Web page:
Gross profits were up 33 per cent, with revenue 2pc higher while cost of goods sold fell 2pc.
Less clear cut are the gains in farmer trust. Fonterra Australia conducts monthly surveys of its suppliers and managing director René Dedoncker said the feedback had been very positive.
“Our journey over the last five or six years has been to be firstly consistent, then for that to turn into confidence and, slowly, for farmers of their own choice to start to use the word ‘trust’ again, and we’re seeing that,” he said.
“We talk to farmers every month and we have a net promoter score. Our net promoter scores have been, for 20 or 21 months now, incredibly positive with free commentary.”
Mr Dedoncker said Fonterra Australia was listening to farmers and providing good on-farm support services, such as agronomy. Its decision to announce the opening milk price early last season, he said, was an example of its response to farmer feedback.
Reputation is Fonterra’s recipe for success
“Our recipe for success is reputation matters,” he said.
“We’re doing what we say we’ll do, we then need to run a healthy business.
“We’re really clear on our priorities. It’s a competitive farmgate milk price, building confidence, and it’s a shareholder return and we found the balance between those.”
Farmer representatives were less glowing about the perception of Fonterra Australia.
Tasmanian Farmers and Graziers Association dairy councillor Andrew Aldridge, himself a long-standing Fonterra supplier from northern Tasmania, said the 2016 milk price ‘clawback’ had changed the way farmers perceived Fonterra.
“The reality is that, in general, processors will have a long way to go to prove to farmers that, as part of their decision-making processes, the best interests of farmers is front and centre,” he said.
“What I think Fonterra has recognised, to their credit, mainly through the disaster that was the collapse of MG, is that the only way to rebuild confidence is to develop more transparency with their suppliers.
“Are they perfect? Definitely not! But they are currently doing the best of anyone else I see at this moment in time, mainly due to the structure of their supplier council.”
United Dairyfarmers of Victoria vice-president Mark Billing said, because the surveys did not include those who had supplied Fonterra in 2016 and since left, results were unlikely to reflect the general perception of Fonterra among Australian dairy farmers.
“I really do hope that, after what Fonterra did in 2016, they acknowledge that they’ve got to rebuild their reputation and I think a lot of the other processors hope that Fonterra build their reputation up because it reflects badly on all the processors and they’re acutely aware of bad behaviour,” he said.
Fonterra class action looms
Mr Billing said the class action scheduled to come to trial in November this year could also have a bearing on Fonterra’s need to rebuild farmer trust.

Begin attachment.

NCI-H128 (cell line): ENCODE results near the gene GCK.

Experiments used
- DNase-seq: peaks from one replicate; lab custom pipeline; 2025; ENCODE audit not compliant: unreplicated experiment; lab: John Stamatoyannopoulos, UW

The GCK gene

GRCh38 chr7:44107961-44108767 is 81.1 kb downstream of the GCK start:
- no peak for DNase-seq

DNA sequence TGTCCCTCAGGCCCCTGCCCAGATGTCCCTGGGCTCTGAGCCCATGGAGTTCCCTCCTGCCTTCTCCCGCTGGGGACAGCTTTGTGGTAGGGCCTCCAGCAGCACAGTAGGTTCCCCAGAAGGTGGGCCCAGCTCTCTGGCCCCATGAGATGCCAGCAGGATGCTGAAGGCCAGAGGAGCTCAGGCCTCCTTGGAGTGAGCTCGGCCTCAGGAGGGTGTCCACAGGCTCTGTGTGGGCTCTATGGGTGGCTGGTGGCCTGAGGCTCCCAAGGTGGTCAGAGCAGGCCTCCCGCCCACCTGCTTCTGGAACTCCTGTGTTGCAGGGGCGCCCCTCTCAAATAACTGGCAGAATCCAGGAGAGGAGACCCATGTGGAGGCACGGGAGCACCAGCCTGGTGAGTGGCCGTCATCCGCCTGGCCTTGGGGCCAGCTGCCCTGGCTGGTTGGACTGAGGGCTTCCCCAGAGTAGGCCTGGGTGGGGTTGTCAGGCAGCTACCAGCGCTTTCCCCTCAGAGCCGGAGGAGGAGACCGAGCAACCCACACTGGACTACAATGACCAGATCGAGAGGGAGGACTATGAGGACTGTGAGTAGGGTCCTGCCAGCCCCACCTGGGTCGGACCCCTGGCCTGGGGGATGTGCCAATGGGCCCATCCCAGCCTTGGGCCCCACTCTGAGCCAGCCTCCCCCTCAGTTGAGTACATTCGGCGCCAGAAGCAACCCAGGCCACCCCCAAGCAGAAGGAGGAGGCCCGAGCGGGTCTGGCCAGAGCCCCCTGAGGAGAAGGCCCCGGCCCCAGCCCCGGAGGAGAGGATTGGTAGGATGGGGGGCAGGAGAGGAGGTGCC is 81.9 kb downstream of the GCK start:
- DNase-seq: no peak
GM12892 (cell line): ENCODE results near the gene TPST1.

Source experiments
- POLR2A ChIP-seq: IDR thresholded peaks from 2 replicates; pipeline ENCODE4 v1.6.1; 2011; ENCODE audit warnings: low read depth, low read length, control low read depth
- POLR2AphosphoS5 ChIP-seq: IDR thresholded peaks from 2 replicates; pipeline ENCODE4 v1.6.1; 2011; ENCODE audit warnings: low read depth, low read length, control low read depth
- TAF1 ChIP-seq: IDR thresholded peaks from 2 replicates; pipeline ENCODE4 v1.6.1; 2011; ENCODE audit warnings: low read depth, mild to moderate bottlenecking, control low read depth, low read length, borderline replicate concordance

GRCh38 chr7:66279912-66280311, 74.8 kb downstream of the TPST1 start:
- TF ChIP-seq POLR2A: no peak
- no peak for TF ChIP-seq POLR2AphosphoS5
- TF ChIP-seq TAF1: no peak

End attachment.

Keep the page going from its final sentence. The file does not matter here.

“They’d want to be able to point, I would suggest, to some better behaviour if it was deemed their behaviour wasn’t up to scratch in 2016,” he said.
The positive news could hardly come at a better time for Fonterra, which is conducting an “ownership review” of its Australian business.
The lawyer fronting the class action, Adley Burstyner’s David Burstyner, said more than 300 out of the 1300 Fonterra suppliers of 2016 had registered in support of the class action.
He said working through 55,000 documents and witness statements from Fonterra personnel had made the legal team “even more confident of success”.
The class action seeks compensation for farmers for the difference in milk price between $6.83 a kilogram of milk solids and $1.91/kgMS for May and June of 2016, plus consequential losses such as the “fire sale” of cows.
Shrinking milk pool struggle
Shrinking cow numbers and milk production continues to be a headwind for Fonterra Australia and other processors around the country right up to today.
Fonterra’s interim financial report puts it down to seasonal conditions and “a broader rationalisation of herd sizes supported by strong beef prices”.
Mr Dedoncker added the lack of suitable labour as another challenge for the industry, which both Mr Aldridge and Mr Billing said had put a handbrake on growth, along with spiralling input costs.
The record farmgate milk prices had gone some way to making up for the increased costs but needed to continue to rise if milk production was to be maintained, the two dairy farmer representatives said.
International dairy commodity prices are still very strong and the forecast farmgate milk price for New Zealand is $NZ9.30-$9.90/kg/MS while Fonterra Australia’s quoted average is AUD7.30/kg/MS.
Mr Dedoncker acknowledged the gap but said most Fonterra Australia farmers understood that Australia’s focus on the domestic market meant there were none of the highs and lows of NZ’s export focused industry.
But Mr Aldridge said that when the domestic market was high, processors told farmers prices were still tied to international price benchmarks.
“I don’t think it’s swallowed hook, line and sinker by farmers like they think it is,” he said.
It all comes while Fonterra conducts an “ownership review” of its Australian business, which is widely interpreted as a partial sale. Mr Dedoncker said there was no deadline for the finalisation of the review.